No Surprise, Telecom Operators Back Differential Pricing for Data Services

No Surprise, Telecom Operators Back Differential Pricing for Data Services

Telecom operators have supported differential pricing for data usage for accessing different websites, applications or platforms as they feel it is critical for promoting innovation in the Internet eco-system and bringing more people online.

In a joint representation submitted to telecom regulator Trai through industry bodies COAI and AUSPI, operators have said differential pricing schemes should be non-discriminatory.

In its submissions to Trai, the industry bodies in a joint letter said, “For the growth of data service, price differentiation for data services can be allowed.”

The Telecom Regulatory Authority of India (Trai) has received around 24 lakh comments on its consultation paper on differential pricing for data services, a key aspect of net neutrality.

A debate on net neutrality stirred across the country after Airtel decided to charge separately for Internet-based calls but withdrew it later after people protested. The debate heated up after Airtellaunched free Internet platform Airtel Zero and later Facebook also launched its Internet.org platform,renamed as Free Basics.

“We firmly believe that the differential pricing is critical for promoting innovation in the Internet eco-system, bringing more people online and for greater digital equality, digital economy, digital infrastructure, digital empowerment and promoting government and services on demand,” operators have submitted.

They said differential pricing is also essential for promoting the vision of ‘Make in India’ where getting small manufacturers on to supply chain of e-commerce players will need significant innovation in pricing and access.

The bodies said telecom operators are already offering differential tariffs for various voice and SMS components, such as local call, STD call, ISD call, roaming call, on and off net call, day and night call.

“Such differential tariffs for voice have only enhanced the affordability of telecom services in India. On the contrary, a uniform tariff for all types of calls would have increased the call rates in India especially the local call and would have adversely affect the interest of low-pricing customers,” it said.

The industry bodies said currently, Internet-based companies are experimenting with various marketing innovations and business models to promote their services and differential data service plans including platform offering free Internet that can facilitate such marketing innovation or business models.

“Therefore, TSPs should be allowed to offer differential tariff for specific content/ website till it is non-discriminatory,” it said.

COAI represents telecom majors like Airtel, Vodafone, Reliance Jio Infocomm, Idea Cellular, Telenorwhile AUSPI represents Reliance Communications, Tata Teleservices, Sistema Shyam Teleservices and Quadrant Televentures.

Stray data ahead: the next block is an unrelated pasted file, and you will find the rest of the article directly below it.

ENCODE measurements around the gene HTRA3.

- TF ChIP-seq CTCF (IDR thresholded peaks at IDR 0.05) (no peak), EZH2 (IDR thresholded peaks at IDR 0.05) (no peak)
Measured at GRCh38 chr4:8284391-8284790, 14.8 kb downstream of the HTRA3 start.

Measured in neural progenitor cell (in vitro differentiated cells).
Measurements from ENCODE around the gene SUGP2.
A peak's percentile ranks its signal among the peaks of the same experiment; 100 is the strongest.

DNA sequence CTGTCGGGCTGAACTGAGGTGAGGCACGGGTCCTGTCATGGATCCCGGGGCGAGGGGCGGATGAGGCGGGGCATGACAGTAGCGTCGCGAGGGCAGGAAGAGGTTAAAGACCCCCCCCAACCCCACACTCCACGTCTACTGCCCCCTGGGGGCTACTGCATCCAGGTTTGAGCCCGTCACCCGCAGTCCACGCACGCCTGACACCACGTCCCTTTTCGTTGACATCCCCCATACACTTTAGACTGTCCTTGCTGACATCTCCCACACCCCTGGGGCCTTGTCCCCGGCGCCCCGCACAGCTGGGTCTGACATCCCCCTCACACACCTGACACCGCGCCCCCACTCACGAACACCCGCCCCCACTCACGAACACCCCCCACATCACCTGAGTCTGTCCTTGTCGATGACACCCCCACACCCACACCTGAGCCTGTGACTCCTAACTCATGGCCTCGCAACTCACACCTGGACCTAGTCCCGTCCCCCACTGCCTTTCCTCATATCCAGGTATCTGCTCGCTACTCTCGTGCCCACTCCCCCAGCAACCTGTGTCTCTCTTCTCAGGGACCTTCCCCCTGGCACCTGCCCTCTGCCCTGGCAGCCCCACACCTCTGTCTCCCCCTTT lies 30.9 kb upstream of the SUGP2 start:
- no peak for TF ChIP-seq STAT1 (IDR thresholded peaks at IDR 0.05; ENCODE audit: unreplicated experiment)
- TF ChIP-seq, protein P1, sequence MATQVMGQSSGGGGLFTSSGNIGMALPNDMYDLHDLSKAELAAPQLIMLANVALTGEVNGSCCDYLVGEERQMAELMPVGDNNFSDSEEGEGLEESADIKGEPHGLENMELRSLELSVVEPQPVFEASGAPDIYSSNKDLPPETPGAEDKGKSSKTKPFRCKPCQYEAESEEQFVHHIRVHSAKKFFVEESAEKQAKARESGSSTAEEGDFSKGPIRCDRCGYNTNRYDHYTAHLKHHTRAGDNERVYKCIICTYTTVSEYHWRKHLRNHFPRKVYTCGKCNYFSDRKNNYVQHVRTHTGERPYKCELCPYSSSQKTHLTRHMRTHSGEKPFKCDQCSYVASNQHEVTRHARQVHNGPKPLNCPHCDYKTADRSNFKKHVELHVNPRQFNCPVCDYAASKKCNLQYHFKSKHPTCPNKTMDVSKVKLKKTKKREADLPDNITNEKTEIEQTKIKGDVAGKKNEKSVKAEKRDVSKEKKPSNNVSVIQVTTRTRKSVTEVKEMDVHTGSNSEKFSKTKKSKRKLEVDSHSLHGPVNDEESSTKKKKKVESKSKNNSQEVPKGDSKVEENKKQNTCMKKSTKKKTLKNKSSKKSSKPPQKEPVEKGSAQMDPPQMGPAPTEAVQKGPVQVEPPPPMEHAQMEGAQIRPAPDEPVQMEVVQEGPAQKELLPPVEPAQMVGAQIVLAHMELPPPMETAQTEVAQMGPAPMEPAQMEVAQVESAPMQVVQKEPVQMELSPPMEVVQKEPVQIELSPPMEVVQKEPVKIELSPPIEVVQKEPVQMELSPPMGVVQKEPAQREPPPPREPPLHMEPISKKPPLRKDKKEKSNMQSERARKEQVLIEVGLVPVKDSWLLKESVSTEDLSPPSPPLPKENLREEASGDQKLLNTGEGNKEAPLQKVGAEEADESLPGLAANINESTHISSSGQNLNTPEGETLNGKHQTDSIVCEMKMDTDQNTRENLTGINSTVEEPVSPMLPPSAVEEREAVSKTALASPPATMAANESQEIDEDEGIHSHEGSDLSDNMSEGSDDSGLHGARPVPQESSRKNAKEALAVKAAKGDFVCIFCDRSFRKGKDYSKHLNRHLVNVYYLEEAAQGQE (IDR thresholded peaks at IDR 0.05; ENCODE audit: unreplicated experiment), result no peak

The associations in a joint letter said differential pricing is permitted under present regime as long as there is a clear differentiation in the classification of subscribers.

The letter further said a content provider can have a non-exclusive agreement with the TSP so that the zero-rated service could be made available to other TSPs.

The associations have opposed the Direct Benefit Transfer (DBT) method saying it is not the right way of differential tariff as the same has the potential to be misused.

To justify their stand, telecom operators cited example of e-commerce companies signing exclusive deals to sell mobile handsets, tatkal tickets offered by Indian Railways for travelling in same train, mineral waters at higher price in multiplexes etc. Industry chamber Assocham, ACTO, global telecom body GSMA also favoured allowing of differential pricing for data.

The debate which at some point became Facebook’s Free Basics versus net neutrality saw mixed reaction from public.

“Seeking discriminatory data plans is it self a privilege wanted by the data companies. Now free basics by facebook is also on its way to ensure that net neutrality becomes a history in India. As they do not promise it to be unbiased in future, they reserve the right to reject a website or a consumer,” an individual Amritesh Praksh Dixit said.

In support of Free Basics, an individual Devi Dileep said “In my opinion,Net Neutrality must be retained. But, at the same time let us not completely discard Free Basics. Government could work out a modified model with Facebook. Let them give the Free Basics on a trial basis.”

Apps That Are Getting India Online – for Free

Apps That Are Getting India Online - for Free

Should differential pricing of the Internet be allowed in India? How about whether Facebook’s Free Basics violates net neutrality? Questions like these are very important, and although the debate is an ongoing one, it is going to determine the future of the Internet for a vast number of Indians. Regardless of which side of this discussion you fall on, one thing that all participants can agree on is that it is important that people be given tools to get connected to the Internet – the full and unrestricted Internet – and experience its transformative power.